The Equal Employment Opportunity Commission (EEOC) filed a lawsuit Wednesday March 12 against Wal-Mart Stores of Texas, LLC in a case involving one of their employees.
According to a report by The National Law Review, the store is accused of unequal treatment, harassment, and unjustifiable termination of David Moorman, a manager at a store location in Keller, Texas.
The 54-year-old claims that his supervisor harassed him for several months by calling him insulting names like “old man.” Moorman also shares that the store failed to accommodate his disability, which is diabetes. He requested to be demoted to a simpler management position, but was rejected.
After he had reported both concerns to human resources, Walmart did not take immediate action to solve his issue.
Eventually, Moorman was fired on the bases of his age. However, EEOC also believes that the store discharged him because of his disability.
The lawsuit, which was sent to U.S. District Court for the Northern District of Texas, states that Walmart made the decisions against Moorman without directly warning or confronting him.
EEOC’s Senior Trial Attorney Joel Clark said in a statement how it’s always an employer’s responsibility to make sure their workers are being treated equally:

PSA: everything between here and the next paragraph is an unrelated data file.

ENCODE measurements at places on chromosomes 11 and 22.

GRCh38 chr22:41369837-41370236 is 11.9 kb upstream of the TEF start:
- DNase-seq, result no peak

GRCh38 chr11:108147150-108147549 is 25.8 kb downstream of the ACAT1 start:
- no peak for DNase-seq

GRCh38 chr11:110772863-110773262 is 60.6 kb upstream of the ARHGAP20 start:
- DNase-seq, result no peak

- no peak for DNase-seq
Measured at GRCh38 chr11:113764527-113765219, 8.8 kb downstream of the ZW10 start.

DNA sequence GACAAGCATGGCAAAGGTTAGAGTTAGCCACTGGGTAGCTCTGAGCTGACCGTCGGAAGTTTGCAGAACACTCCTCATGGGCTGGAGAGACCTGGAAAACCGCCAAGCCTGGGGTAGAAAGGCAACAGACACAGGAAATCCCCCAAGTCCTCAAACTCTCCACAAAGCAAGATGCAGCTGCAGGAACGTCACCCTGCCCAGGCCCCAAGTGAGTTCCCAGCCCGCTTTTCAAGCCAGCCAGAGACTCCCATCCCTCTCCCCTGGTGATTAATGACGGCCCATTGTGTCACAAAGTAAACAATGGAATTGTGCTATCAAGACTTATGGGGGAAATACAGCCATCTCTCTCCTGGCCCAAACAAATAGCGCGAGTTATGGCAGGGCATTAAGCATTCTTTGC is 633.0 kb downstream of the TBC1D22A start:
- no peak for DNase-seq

"Employers should be diligent about preventing and correcting conduct that can amount to bullying at the workplace. They have an obligation to stop ageist harassment after it is reported. The company’s failure to take remedial action to stop the harassment, as well as the denial of a reasonable accommodation for a disability, and the ultimate termination of the discrimination victim demonstrate a disregard for equal opportunity laws. The EEOC is here to fight for the rights of people like Mr. Moorman."
The federal agency says that Walmart violated the Age Discrimination in Employment Act (ADEA) and the Americans with Disabilities Act (ADA).
The suit will seek damages in the lost of wages and any injury incurred during Moorman’s time working at the store. EEOC further plans to propose legal policies and systems needed to protect workers against discrimination.
In other related news…
The EEOC may be happy to know that the new modifications made to the Final Rule in Section 503 of the Rehabilitation Act of 1973 will soon take effect.
The rule currently disallows government contractors to discriminate against the disabled in the workplace. However, the Final Rule will ensure that 7 percent of a contractor’s workforce encompasses employees with disabilities.
Tom Perez, secretary of the U.S. Department of Labor, says that the new rule would definitely be a positive solution to the shortage of disabled laborers in the workforce.
“They will benefit veterans and people with disabilities, who belong in the economic mainstream of the nation but have faced unfair barriers in the job market.”
Federal contractors and subcontractors can look forward to these new changes to take effect on March 24.